Food prices are up, rent prices are up, and gas prices are so high that Uber and Lyft drivers are considering quitting. Inflation is 7.5%, the highest it’s been since 1982. Yet it’s unlikely that wages will rise correspondingly.
According to a March 2022 study by Mercer, a human resources consulting firm, 45% of employers don’t factor inflation into salaries and less 25% said they will be making changes to their salary budgets because of inflation. Yet the same survey found that 77% of respondents cited compensation as their main reason for turnover. Meanwhile, corporate profits are the highest they’ve been in 70 years. Given that we’re also in the midst of the Great Resignation—where record numbers of employees are leaving their jobs—why aren’t more employers raising wages?
Mainly because employers just aren’t used to factoring inflation into wages. In the 1970s and 1980s, when inflation rates were in the 3-14% range, wages were closely linked to inflation, says Jason Furman, a professor of economic policy at the Harvard Kennedy School. Starting in the 1970s, labor unions pushed for contracts had clauses that included cost-of-living adjustments. However, as inflation rates stabilized, 3% salary increases for cost-of-living became the norm.
Furman points out that while most employers discuss salary budgets for the coming year in September, it wasn’t clear to most people last fall that inflation was here to stay. “If you were a company in October last year, it wasn’t crazy to believe that inflation was transitory,” Furman says. “Now it’s clear we’re going to have another year of inflation, and probably several more.”
He thinks it’ll take some time before employers manage to adjust to the new inflation-normal and adjust wages accordingly.
The problem with market rates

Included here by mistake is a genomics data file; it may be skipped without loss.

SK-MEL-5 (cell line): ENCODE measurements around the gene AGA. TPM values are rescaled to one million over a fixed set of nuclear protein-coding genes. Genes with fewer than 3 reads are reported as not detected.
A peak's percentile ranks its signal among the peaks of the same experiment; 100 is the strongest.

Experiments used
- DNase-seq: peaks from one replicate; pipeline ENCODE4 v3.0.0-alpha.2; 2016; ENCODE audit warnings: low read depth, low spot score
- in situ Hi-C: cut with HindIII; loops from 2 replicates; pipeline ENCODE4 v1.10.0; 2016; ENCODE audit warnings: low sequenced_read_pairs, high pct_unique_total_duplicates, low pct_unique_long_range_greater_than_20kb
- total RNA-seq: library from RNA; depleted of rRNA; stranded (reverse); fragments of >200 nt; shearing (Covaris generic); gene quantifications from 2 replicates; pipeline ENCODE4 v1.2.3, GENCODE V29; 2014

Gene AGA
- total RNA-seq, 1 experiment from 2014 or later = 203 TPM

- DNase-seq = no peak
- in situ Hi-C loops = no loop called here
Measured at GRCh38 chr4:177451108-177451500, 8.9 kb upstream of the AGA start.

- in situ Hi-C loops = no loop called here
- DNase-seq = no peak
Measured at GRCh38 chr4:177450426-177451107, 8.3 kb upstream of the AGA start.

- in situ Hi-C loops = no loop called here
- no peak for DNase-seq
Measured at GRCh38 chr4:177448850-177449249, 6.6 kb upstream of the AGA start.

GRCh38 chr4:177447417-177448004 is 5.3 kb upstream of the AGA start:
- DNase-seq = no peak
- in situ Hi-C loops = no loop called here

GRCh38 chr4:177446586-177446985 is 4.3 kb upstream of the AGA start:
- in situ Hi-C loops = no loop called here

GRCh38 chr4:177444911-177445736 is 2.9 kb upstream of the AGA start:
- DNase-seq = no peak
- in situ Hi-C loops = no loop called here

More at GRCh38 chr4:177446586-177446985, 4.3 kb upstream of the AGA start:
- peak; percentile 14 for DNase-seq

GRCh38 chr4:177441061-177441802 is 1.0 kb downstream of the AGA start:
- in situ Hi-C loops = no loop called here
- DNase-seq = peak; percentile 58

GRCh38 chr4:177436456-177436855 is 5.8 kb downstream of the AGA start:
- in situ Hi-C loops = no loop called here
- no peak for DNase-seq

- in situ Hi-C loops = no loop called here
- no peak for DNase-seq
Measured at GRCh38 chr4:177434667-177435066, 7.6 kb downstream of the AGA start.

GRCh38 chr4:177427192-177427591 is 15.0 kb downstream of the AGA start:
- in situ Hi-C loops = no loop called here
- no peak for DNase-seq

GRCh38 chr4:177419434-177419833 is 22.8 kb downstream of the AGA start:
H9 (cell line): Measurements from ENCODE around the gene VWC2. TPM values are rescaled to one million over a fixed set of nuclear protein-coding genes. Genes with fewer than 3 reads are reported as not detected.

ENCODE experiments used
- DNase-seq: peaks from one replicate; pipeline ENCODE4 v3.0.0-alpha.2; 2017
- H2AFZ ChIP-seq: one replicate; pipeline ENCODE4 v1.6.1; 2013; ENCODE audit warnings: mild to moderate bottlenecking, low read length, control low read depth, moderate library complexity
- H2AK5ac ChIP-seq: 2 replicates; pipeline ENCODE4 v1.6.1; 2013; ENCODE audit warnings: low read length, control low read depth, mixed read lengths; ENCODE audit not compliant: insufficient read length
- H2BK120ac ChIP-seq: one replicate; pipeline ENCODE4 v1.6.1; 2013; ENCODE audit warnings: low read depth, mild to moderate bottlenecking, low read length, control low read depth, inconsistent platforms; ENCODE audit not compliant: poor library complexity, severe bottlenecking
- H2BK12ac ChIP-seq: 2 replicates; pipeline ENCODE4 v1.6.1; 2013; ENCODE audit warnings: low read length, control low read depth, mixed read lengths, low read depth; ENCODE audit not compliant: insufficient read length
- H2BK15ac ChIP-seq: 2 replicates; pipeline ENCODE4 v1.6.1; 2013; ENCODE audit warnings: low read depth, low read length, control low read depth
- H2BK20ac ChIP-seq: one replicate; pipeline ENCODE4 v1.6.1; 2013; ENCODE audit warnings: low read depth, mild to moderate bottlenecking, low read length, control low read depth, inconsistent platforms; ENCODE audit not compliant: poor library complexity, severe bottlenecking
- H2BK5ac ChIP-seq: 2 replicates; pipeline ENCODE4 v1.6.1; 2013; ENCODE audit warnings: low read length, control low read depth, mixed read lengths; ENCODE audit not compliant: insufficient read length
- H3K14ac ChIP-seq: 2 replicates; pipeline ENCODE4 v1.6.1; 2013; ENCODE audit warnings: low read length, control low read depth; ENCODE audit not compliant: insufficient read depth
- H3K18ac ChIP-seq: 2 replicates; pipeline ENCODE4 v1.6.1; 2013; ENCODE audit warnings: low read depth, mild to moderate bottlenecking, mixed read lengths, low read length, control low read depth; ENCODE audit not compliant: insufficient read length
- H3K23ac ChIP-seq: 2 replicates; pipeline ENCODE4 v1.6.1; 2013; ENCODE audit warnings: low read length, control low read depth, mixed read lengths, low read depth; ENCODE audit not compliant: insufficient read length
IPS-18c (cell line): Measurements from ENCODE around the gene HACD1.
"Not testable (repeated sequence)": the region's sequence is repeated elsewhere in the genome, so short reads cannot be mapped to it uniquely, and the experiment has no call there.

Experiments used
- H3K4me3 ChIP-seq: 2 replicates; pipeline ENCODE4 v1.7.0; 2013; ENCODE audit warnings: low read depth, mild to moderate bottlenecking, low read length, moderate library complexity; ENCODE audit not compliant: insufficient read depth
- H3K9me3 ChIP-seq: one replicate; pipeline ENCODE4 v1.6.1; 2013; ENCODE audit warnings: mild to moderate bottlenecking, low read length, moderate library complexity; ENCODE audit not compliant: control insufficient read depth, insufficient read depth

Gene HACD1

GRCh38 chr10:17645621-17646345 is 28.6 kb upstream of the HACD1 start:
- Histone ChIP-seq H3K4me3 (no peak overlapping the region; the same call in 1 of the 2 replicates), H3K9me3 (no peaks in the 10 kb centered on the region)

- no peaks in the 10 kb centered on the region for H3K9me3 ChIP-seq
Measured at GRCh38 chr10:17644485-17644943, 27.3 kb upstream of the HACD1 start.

Today most employers set wages based on the market. According to Tony Guadagni, a senior principal at Gartner, most larger organizations pay vendors to conduct surveys on prevailing market rates for different roles. Based on those rates, they’ll set salary bands that allow salaries to be adjusted 15-20% to account for academic credentials and experience. However, these rates aren’t based on cost of living—they’re based on existing demand for a role.
Guadagni points out that employers have reason to be cautious before committing to inflation-based increases. Once they do this, employees will expect them to sustain the same wages. “If the past three years have taught us anything, it’s that anything could happen,” Guadagni says. “Employers would rather not be in a situation where they can’t sustain an inflation salary.”
Even though employers say they aren’t taking inflation into account, salary increases are actually the highest they’ve ever been as organizations scramble to retain workers in the midst of the Great Resignation. Typically, employees who stay at a job or switch see increases of 4-5%, according to a study from ADP with data dating back to 2014. However, today salary increases are at an all-time high since the study began: job hoppers are seeing a wage bump of 8%, while job keepers see wages increasing 5.9% as employers attempt to keep employees.
In lieu of salary increases in-line with inflation, many employers are turning to other alternatives. According to the Mercer survey, 41% of employers are implementing retention bonuses, which have the benefit of offering a pay bump without locking the employer into a permanent salary bump. Amy Felix Reese, the COO of leadership development company Leadership Circle, says her clients are also exploring ways to improve employee’s work experience by offering flexibility and trying to create a better working environment.
“We have to look at total compensation, of course, but people will stay for the soul and depth of an organization even if it’s not the most financially competitive,” she says.
Guadagni notes that while the short term is hard on employees who must bear the costs of inflation, employers have little incentive to raise salaries if no one else is doing it. Rather, inflation raises will become a major competitive advantage for the few who consider doing it. “The labor market is hot and lots of people are getting higher-than-normal job offers,” he said.
Tauseef Rahman, a senior partner at Mercer, urges employers to take this moment to think about how they structure their compensation. “This question points to a pre-existing lack of clarity between employers and employees about why people are paid what they are paid,” he says.
He noted that when he talks to clients, several are unable to articulate a reason behind their compensation other than falling in line with market research. “Organizations are not great at communicating pay,” he says. “This is an opportunity for greater transparency.”